Debunking common falsehoods
Download Myths vs. Facts in PDF.
With a host of misinformation about COVID-19 vaccines circulating, here are possible responses to popular myths you might hear from your patients, friends or family. Get the facts and be safe.
UPDATED July 2021
Myth: The COVID-19 vaccine is not safe because it was rapidly developed and tested.
Fact: The COVID-19 vaccines from Pfizer/BioNTech and Moderna were created with mRNA technology that has been in development for years. The Johnson & Johnson vaccine uses viral vector technology that has been long-used for influenza vaccines. Because of the urgency and seriousness of the pandemic, the U.S. government and other governments have devoted billions to vaccine development and research. The entire global scientific community has focused its attention on vaccine development; they also could draw on vaccine research done for previous SARS and MERS outbreaks. At the same time, the U.S. Food and Drug Administration is putting each vaccine candidate through its usual rigorous approval process which includes four phases of clinical trials involving tens of thousands of people; no shortcuts are being taken. Clinical trials for the Pfizer/BioNTech and Moderna vaccines have shown 94% effectiveness and minimal side effects. The Johnson & Johnson vaccine is 67% effective against symptomatic COVID-19. Most importantly, in our experience of administering the vaccine to nearly 200 million Americans, the vaccine is proving highly effective in preventing serious illness or death.
Myth: There are severe side effects of the COVID-19 vaccines.
Fact: The COVID-19 vaccine can have side effects, but the vast majority are very short term—not serious or dangerous. Some people experience pain at the injection site, along with body aches, headaches or fever, lasting for a day or two. These are signs that the vaccine is working to stimulate your immune system as it was designed to.
Myth: Getting the COVID-19 vaccine gives you COVID-19.
Fact: The vaccine for COVID-19 cannot and will not give you COVID-19. The mRNA vaccines instruct your cells to reproduce a protein that is part of the SARS-CoV2 coronavirus, which helps your body recognize and fight the virus, if it comes along. The COVID-19 vaccine does not contain the SARS-CoV2 virus, so you cannot get COVID-19 from the vaccine. The protein that helps your immune system recognize and fight the virus does not cause infection of any sort.
Myth: COVID-19 vaccines will alter my DNA.
Fact: The Pfizer and Moderna vaccines work by instructing cells in the body how to make a protein that triggers an immune response. Injecting mRNA into your body will not interact or do anything to the DNA of your cells. Human cells break down and get rid of the mRNA soon after they have finished using the instructions.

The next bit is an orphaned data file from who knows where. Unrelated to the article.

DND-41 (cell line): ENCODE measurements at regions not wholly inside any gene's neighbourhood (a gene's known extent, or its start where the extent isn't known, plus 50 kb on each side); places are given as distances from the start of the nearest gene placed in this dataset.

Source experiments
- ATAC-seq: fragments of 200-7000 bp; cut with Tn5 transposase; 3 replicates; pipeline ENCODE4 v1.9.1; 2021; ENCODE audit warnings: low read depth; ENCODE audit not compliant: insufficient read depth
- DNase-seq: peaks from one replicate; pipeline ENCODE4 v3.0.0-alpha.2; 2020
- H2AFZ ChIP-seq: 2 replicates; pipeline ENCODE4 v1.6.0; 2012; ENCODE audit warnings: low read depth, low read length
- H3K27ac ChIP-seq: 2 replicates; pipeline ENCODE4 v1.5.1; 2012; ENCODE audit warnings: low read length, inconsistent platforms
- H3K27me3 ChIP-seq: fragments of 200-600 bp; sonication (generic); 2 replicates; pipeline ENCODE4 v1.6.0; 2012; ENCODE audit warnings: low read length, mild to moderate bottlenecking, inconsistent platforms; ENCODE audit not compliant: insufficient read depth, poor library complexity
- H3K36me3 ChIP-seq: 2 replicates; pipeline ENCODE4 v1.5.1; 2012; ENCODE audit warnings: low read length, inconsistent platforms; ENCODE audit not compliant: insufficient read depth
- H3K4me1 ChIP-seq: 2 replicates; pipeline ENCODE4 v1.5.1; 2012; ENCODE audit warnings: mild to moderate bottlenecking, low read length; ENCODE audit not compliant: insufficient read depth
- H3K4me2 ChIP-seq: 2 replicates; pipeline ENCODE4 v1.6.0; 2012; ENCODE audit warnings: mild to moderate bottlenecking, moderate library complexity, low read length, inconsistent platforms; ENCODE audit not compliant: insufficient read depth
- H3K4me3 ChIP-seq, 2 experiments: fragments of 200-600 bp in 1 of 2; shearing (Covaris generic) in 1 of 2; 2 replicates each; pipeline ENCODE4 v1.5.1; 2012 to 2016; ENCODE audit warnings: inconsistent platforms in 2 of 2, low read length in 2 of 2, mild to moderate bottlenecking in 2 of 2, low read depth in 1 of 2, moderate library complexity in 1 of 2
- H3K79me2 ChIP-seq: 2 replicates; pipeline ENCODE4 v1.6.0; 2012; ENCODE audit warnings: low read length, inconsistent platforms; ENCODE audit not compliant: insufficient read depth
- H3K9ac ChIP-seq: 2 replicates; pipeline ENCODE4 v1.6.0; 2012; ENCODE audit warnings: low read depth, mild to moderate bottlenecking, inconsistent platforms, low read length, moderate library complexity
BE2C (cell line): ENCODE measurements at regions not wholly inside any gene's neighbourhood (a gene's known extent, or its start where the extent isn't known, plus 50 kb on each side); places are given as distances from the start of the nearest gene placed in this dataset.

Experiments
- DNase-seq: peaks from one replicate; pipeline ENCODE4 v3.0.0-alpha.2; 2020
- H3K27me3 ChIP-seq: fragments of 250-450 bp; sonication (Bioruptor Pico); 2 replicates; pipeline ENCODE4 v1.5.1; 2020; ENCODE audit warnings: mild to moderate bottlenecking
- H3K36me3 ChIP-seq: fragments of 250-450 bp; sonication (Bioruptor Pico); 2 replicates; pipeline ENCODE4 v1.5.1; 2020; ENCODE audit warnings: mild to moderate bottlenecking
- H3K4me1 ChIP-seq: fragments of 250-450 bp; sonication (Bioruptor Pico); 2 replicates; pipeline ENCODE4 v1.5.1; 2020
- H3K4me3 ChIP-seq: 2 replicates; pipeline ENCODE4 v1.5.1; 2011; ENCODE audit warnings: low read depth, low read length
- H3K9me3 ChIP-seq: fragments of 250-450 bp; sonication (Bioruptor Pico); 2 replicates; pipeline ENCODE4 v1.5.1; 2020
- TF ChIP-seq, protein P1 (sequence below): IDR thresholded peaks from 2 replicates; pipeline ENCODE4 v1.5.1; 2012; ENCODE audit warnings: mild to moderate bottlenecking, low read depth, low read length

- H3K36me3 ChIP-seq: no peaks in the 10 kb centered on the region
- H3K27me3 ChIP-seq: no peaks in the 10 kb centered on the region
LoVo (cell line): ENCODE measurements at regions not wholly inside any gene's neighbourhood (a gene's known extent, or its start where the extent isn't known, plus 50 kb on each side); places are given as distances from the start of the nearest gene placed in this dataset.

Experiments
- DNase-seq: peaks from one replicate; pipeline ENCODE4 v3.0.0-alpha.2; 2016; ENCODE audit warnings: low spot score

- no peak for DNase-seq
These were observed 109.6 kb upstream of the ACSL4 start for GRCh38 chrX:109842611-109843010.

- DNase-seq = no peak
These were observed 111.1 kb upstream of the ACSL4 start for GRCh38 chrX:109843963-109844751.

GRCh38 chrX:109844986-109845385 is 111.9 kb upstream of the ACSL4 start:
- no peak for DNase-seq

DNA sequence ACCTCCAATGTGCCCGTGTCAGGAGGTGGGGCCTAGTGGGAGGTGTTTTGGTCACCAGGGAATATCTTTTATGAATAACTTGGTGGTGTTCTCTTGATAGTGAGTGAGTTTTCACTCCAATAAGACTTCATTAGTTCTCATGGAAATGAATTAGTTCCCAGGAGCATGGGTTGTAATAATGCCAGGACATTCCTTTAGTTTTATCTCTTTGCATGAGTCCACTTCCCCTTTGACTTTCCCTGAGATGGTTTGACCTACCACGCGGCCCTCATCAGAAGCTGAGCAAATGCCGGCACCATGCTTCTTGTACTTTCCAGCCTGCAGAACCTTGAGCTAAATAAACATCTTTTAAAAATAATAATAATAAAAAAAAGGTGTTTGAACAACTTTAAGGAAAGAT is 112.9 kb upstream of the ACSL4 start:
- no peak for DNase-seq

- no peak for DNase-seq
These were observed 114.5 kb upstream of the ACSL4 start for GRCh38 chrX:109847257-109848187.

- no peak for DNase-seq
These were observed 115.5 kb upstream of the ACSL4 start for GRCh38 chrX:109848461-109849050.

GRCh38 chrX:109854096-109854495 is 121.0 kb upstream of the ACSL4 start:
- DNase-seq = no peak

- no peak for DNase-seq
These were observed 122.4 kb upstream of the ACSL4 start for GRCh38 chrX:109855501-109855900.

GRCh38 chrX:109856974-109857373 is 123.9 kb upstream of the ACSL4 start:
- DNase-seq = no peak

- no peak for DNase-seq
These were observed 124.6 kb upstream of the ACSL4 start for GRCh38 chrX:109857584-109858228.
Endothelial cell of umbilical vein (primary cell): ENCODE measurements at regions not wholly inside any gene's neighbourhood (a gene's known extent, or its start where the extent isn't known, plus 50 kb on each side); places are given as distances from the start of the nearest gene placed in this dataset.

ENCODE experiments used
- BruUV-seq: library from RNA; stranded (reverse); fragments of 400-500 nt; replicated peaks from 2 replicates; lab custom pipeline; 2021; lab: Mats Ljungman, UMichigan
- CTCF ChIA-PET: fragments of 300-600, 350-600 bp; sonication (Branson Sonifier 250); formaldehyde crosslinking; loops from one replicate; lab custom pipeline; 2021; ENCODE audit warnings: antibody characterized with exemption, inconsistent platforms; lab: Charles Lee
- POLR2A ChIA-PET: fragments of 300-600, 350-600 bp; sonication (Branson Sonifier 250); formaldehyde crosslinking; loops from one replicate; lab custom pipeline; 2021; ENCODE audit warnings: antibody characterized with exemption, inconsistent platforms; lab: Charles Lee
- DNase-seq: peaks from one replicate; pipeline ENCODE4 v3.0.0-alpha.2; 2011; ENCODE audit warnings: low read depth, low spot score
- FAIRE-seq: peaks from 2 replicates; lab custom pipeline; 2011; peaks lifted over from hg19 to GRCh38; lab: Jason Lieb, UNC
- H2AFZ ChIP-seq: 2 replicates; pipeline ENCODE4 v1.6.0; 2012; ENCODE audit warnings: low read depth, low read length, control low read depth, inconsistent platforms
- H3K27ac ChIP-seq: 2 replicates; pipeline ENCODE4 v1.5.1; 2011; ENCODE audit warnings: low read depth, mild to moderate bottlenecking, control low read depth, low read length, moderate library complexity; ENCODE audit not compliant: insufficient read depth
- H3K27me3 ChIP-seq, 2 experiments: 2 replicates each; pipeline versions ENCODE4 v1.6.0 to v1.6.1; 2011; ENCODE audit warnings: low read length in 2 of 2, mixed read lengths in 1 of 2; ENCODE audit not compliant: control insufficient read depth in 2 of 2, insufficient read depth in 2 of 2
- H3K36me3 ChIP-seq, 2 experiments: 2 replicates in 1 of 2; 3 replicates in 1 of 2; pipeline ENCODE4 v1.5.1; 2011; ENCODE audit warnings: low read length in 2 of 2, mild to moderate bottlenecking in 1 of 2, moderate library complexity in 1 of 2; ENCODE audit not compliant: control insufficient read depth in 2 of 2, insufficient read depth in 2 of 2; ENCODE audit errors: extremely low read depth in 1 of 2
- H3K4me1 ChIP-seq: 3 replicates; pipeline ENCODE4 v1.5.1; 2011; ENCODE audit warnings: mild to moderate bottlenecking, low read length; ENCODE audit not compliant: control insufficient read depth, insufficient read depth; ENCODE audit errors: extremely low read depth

Myth: The COVID-19 vaccine was developed to control the general population through microchip tracking. Fact: There is no vaccine microchip, and the vaccine will not track people or gather personal information into a database.
Myth: The COVID-19 vaccines were not tested among minority groups so we don’t know if the vaccines are safe for them.
Fact: Developers of the vaccines made great effort to recruit African Americans, Hispanics and other minorities to the clinical trials and overcome past under-representation. Over 12,000 African Americans and over 22,000 Hispanics have participated in the trials for the three vaccines in use. Pfizer/BioNTech and Moderna each report that 10% of their trial participants were Black, compared to 12% of the U.S. population. For Hispanics, while they represent 18% of the population, they comprised 26% of Pfizer trial participants and 20% of Moderna participants. In the Johnson & Johnson trial, 15% were Hispanic and 13% were Black. No difference in efficacy is reported between whites and people of color for any of the vaccines. And, the lead scientist in COVID-19 vaccine development at the National Institute of Allergy & Infectious Diseases is an African American, Kizzmekia Corbett.
Myth: COVID-19 vaccines were developed using fetal tissue.
Fact: None of the vaccines contain fetal cells nor were fetal cells used in development or production.
Myth: COVID-19 vaccines cause infertility or miscarriage.
Fact: COVID-19 vaccines have not been linked to infertility or miscarriage by any scientifically plausible study or by any experience to date.
- COVID-19 Vaccines: Myth Versus Fact. Johns Hopkins University. https://www.hopkinsmedicine.org/health/conditions-and-diseases/coronavirus/covid-19-vaccines-myth-versus-fact
- COVID-19 Vaccine Myths Debunked. The Mayo Clinic. https://www.mayoclinichealthsystem.org/hometown-health/featured-topic/covid-19-vaccine-myths-debunked
- Frequently Asked Questions about COVID-19 Vaccination. Centers for Disease Control. https://www.cdc.gov/coronavirus/2019-ncov/vaccines/faq.html
- Fact Sheet: Explaining Operation Warp Speed. U.S. Dept. of Health and Human Services. https://www.hhs.gov/coronavirus/explaining-operation-warp-speed/index.html
- Eight Myths About the COVID-19 Vaccine. CNN. January 26, 2021. https://www.cnn.com/2021/01/26/health/covid-19-myths-vaccine-wellness/index.html
- Racial Diversity within COVID-19 Vaccine Clinical Trials: Key Questions and Answers. Kaiser Family Foundation website, Jan. 26, 2021.https://www.kff.org/racial-equity-and-health-policy/issue-brief/racial-diversity-within-covid-19-vaccine-clinical-trials-key-questions-and-answers